Cassia obovata

Cassia obovata

The Senna italica (Cassia obovata Collad. 1816) is an arboreal species belonging to the Fabaceae family.

Systematics –
From the systematic point of view it belongs to the Eukaryota Domain, Kingdom Plantae, Magnoliophyta Division, Magnoliopsida Class, Fabales Order, Fabaceae Family, Caesalpinioideae Subfamily and therefore to the Cassia Genus and to the C. obovata Species.
The terms are synonymous:
– Senna italica Mulino;
– Cassia italica (Mill.) Spreng. (1800).
Within this species, the following subspecies are recognized:
– C. o. arachoides;
– C. o. Italic;
– C. o. micrantha.

Etymology –
The term Cassia comes from the Greek name κασια casia used by Dioscorides for a plant belonging to this genus or a similar one, taking up the Hebrew name quetsi’oth.
The specific epithet obovate as it tends to the shape of an egg, but with the widest part in the distal position, from ob-, preposition with the sense of going towards, and from ovatus ovate, due to the shape of the petals.

Geographic Distribution and Habitat –
Senna italica is a plant native to African countries from Cape Verde in the east to Somalia and from the south to South Africa but also from Asia, from the Middle East to Iran, Iraq, Pakistan and India to Sri Lanka. Later, this plant was introduced in the Caribbean and Venezuela and also in the United States and is currently found in the New York Botanical Garden.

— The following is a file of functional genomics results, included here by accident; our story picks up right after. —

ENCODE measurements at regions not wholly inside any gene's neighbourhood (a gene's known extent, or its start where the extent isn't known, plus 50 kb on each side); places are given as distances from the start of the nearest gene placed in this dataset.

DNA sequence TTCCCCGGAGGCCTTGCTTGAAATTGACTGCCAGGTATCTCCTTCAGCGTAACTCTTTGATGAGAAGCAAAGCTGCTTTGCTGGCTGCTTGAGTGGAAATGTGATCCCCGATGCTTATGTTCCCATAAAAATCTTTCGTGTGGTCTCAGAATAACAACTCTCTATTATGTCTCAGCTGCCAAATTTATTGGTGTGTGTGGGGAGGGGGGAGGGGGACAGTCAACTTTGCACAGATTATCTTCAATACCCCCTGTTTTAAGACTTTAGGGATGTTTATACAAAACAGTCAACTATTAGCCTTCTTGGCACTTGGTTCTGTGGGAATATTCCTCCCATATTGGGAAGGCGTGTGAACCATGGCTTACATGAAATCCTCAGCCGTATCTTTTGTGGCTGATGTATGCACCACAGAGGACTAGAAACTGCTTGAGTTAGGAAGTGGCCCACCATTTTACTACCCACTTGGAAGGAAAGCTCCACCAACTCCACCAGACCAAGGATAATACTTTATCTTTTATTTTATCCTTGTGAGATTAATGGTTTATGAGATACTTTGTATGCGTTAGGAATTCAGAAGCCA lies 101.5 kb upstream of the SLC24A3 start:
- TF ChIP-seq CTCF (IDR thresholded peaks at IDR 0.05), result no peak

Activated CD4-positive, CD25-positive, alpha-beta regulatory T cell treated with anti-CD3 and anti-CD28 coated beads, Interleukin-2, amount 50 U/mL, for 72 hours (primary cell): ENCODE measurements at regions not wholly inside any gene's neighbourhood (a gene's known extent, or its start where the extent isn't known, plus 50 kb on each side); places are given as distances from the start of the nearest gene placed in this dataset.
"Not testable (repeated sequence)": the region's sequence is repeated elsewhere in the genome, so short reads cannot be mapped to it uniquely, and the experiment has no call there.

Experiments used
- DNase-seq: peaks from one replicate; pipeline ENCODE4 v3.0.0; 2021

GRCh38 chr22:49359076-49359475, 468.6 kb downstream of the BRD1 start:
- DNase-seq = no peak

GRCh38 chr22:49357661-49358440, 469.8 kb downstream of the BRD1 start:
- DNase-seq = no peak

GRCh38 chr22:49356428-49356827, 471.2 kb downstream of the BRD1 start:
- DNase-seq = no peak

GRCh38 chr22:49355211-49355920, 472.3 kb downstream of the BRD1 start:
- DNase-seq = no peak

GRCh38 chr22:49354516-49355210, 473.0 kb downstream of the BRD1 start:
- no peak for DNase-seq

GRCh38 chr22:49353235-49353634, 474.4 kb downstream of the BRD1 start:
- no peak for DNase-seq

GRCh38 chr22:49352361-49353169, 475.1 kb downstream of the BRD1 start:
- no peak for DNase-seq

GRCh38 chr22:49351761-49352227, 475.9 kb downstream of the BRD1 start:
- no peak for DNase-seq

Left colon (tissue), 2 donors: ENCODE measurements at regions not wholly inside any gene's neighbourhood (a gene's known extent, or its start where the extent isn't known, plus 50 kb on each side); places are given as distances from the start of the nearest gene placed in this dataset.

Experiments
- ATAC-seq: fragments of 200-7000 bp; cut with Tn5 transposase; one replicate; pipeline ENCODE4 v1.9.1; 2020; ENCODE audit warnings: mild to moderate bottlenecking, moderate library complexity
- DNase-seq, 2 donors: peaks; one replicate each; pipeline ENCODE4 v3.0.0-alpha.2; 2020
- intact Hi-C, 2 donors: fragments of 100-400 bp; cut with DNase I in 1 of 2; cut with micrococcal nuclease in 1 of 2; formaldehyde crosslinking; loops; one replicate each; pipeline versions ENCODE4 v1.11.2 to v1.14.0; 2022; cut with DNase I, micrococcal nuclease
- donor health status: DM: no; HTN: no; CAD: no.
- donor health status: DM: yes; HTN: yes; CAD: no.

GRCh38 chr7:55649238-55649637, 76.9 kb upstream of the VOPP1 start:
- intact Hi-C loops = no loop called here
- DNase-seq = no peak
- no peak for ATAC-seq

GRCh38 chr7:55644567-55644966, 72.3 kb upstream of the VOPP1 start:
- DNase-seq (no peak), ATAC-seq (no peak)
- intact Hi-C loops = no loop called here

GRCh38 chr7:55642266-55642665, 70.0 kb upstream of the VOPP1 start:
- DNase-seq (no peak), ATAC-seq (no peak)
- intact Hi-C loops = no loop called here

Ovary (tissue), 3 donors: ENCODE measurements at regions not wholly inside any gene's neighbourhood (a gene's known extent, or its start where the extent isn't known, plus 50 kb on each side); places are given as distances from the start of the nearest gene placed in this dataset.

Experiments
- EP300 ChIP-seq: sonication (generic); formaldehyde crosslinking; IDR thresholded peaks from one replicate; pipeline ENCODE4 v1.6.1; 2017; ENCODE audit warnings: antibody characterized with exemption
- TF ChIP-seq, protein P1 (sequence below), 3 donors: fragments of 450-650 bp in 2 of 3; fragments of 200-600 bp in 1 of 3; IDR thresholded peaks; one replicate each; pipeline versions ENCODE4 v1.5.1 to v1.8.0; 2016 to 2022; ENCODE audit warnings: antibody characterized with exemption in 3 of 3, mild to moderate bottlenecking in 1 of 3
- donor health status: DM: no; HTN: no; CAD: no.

The subspecies C. o. italica is often found in West Africa, North Africa, Sudan, the Horn of Africa and from Yemen to northwestern India. But it is naturalized in parts of South Africa. The subspecies C. o. micrantha is mainly present from southern Ethiopia and from Somalia southwards to Namibia, Botswana, Zimbabwe and Mozambique and has also been introduced in India. The subspecies C. o. arachoides is limited to some areas of Namibia, Botswana and South Africa.
Its habitat is that of the prairies of the driest regions of tropical Africa, from sea level up to 1850 m of altitude. It is usually found near streams and in sandy and disturbed habitats, such as garbage places around towns and country houses, abandoned gardens, road edges, etc.

Description –
Cassia obovata is a deciduous, perennial shrub plant, up to 60 cm tall and with a woody structure everywhere.
The plant has a taproot and the stems are solid. These stems or young twigs are hairless or sparsely hairless and sparsely to densely hairy.
The leaves are composed with veins and pinnate. There are about 4-6 leaflets per leaf, arranged spirally and alternately. The leaflets are elliptical and slightly hairy on both sides. The stipules are generally lanceolate-triangular in shape and about 3-9 mm long.